How to Really Master Your Metabolism.

Metabolism is the term used to describe the chemical reactions used in our bodies to keep us alive. The formation of energy is one of the most vital components of metabolism.

There are two types of metabolism. Catabolism, which is the breakdown of molecules to obtain energy & Anabolism, which is the synthesis of compounds needed by our cells.

What you eat is the key to effective metabolism and overall good health because you can only supply the energy you need by breaking down the nutrients in food.

Foods supply either:

  • Carbohydrate from starch, sugar and cellulose that provide the main source of energy and fibre
  • Proteins which are the main tissue builders in the body and a part of every cell. Vital for energy production and a myriad of other functions.
  • Fat which helps keep cells intact, provides cushioning for internal organs and is an energy reserve. Some fat is needed to help us absorb fat soluble vitamins as well.

Which is why just restricting calorie or kilojoule intake does not work on its own without taking into consideration the kind of calories you are eating. Different foods do different things in your body, and some foods require more or less energy as well to be broken down.

Over the last few years there has been a reduced emphasis on low fat, low calorie diets; and an increased emphasis on including fat, particularly good fat, in your diet every day.

The other thing that affects your metabolism, and therefore your ability to maintain a healthy weight, is your body composition. Muscle and fat work differently in your body with muscle burning more energy even in a resting state. So building muscle particularly as an older woman is extremely beneficial particularly if you are wanting to maintain a healthy weight.

So what are the best ways to build muscle? Firstly building muscle does not mean you need to look like an Olympic weightlifter. That is unless that is one of your life goals.

It means putting stress on all of your major muscle groups over the course of a week to enable them to be used effectively and therefore get stronger.

If you have never done any weight training before then it is best to start off using your body weight as a starting point. Exercises like push ups, even starting out on the wall, squats and lunges are great things to add to your routines. You can slowly up the ante by doing more of them, doing more in a given time and then adding some hand weights. Incrementally this will improve your muscle tone and increase your resting metabolism.

You can listen in to Dominique Williams Personal Trainer to learn more about women and lifting weights Click Here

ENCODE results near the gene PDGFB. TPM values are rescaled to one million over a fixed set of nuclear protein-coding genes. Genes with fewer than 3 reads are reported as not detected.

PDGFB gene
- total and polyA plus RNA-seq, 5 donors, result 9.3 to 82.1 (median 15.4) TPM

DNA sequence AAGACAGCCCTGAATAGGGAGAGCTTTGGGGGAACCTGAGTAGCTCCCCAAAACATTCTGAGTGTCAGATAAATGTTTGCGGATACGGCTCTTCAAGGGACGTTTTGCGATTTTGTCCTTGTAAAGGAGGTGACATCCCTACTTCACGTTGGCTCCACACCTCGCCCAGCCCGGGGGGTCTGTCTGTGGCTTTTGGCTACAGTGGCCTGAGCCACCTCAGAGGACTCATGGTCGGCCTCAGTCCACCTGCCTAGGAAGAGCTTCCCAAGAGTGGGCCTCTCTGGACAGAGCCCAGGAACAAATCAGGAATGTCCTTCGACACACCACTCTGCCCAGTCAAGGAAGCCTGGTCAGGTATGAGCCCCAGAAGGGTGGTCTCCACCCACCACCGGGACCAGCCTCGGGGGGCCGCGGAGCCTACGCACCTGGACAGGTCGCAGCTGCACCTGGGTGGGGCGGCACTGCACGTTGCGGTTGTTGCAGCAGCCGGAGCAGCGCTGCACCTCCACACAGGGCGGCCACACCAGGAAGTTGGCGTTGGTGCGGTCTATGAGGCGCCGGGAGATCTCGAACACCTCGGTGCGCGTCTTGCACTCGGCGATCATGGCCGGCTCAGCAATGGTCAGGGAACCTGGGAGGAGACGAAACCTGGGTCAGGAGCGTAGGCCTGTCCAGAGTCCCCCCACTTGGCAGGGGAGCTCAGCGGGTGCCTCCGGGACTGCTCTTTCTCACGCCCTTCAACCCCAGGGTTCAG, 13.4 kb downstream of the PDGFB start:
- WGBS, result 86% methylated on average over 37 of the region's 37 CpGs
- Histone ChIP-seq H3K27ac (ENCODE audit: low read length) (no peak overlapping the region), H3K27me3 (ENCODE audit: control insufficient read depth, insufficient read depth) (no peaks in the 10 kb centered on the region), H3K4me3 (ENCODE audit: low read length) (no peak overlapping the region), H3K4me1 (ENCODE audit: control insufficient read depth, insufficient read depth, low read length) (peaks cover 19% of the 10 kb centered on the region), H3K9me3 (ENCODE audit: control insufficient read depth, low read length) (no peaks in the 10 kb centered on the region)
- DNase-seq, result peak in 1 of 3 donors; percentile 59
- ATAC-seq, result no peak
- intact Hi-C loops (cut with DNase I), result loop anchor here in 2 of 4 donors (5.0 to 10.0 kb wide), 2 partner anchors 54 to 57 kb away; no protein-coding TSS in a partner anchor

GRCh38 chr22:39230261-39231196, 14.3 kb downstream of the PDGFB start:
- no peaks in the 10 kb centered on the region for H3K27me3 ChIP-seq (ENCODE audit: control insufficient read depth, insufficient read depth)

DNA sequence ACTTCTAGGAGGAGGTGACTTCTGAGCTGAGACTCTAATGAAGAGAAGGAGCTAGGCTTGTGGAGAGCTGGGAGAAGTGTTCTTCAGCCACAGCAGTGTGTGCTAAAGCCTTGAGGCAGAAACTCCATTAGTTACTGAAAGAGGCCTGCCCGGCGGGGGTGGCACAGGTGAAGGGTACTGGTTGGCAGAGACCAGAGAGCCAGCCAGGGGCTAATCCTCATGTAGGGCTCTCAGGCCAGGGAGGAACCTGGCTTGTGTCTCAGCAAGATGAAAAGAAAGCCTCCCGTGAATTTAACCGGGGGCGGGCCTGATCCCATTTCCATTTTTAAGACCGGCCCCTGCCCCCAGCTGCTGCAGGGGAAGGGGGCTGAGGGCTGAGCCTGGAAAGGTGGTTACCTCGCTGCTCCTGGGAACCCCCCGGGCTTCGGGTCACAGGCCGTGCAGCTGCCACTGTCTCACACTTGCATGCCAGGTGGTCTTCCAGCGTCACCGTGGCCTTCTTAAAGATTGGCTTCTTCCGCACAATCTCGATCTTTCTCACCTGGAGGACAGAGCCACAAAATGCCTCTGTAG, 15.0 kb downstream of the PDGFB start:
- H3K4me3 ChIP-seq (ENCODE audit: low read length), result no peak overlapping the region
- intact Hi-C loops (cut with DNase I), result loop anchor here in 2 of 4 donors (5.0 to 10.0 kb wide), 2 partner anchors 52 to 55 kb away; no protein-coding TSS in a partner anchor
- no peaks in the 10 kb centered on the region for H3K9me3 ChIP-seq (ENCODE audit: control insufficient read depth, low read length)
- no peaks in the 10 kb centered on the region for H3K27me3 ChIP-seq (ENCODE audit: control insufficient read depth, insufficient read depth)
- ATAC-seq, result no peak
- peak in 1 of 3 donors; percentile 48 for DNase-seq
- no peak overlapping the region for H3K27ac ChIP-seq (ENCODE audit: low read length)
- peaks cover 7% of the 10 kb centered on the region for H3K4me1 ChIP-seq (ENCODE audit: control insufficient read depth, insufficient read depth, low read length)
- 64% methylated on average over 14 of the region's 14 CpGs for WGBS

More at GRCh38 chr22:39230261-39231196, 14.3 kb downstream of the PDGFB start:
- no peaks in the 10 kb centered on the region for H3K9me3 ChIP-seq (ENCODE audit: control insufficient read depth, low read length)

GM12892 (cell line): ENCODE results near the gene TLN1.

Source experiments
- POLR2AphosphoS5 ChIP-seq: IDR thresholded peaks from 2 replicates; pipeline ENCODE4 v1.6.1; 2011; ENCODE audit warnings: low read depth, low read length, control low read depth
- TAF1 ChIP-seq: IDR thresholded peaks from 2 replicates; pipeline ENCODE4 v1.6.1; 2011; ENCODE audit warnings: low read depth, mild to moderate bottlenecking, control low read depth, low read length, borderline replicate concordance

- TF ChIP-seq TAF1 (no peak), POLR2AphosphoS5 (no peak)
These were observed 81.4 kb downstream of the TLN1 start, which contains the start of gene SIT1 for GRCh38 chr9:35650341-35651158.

HIIT Fit N fifty Plus

As a woman over 50 you need to be doing weights at least twice a week, even if it is in a chair. 30 – 45 minutes a session.

The same rules apply to weight training as to other exercise

  1. Warm up first by walking briskly, skipping, and exercise bike etc. for 5 – 10 minutes
  2. Start out slowly. If you are unsure then ask someone who knows to show you the correct moves. There are also lots of you tube clips or book a session with a trainer, or even go to a pump class and ask the teacher. These people always want to help you.
  3. Consistency beats all out effort every time. Just keep on going and you will notice a difference.

Lastly a little word about Cardio or aerobic exercise. The days of going for long slow cardio sessions are fast disappearing. The latest research is indicating you really need to go faster for a shorter period of time at least once if not twice a week. Commonly known as Interval or High Intensity Interval Training (HIIT)

This requires you to really push yourself so you are really puffing for short bursts followed by short recovery sessions eg. If you are walking then for one session walk flat out for 30 seconds and then recover for 30 seconds. Try to do this 6 times at first, then gradually lengthen the fast bursts, but keep the recovery at 30 seconds, until you are doing 1 minute bursts. You can apply this method to any kind of exercise, riding, running, rowing etc. the important thing is that you really push yourself.

There are also High Intensity Interval Training (HIIT) programs and classes. Unless you are already fit then you need to start off slowly with these. But if you already have a reasonable level of fitness give them a go. They will certainly push your limit but as they are only short it doesn’t seem too hard.

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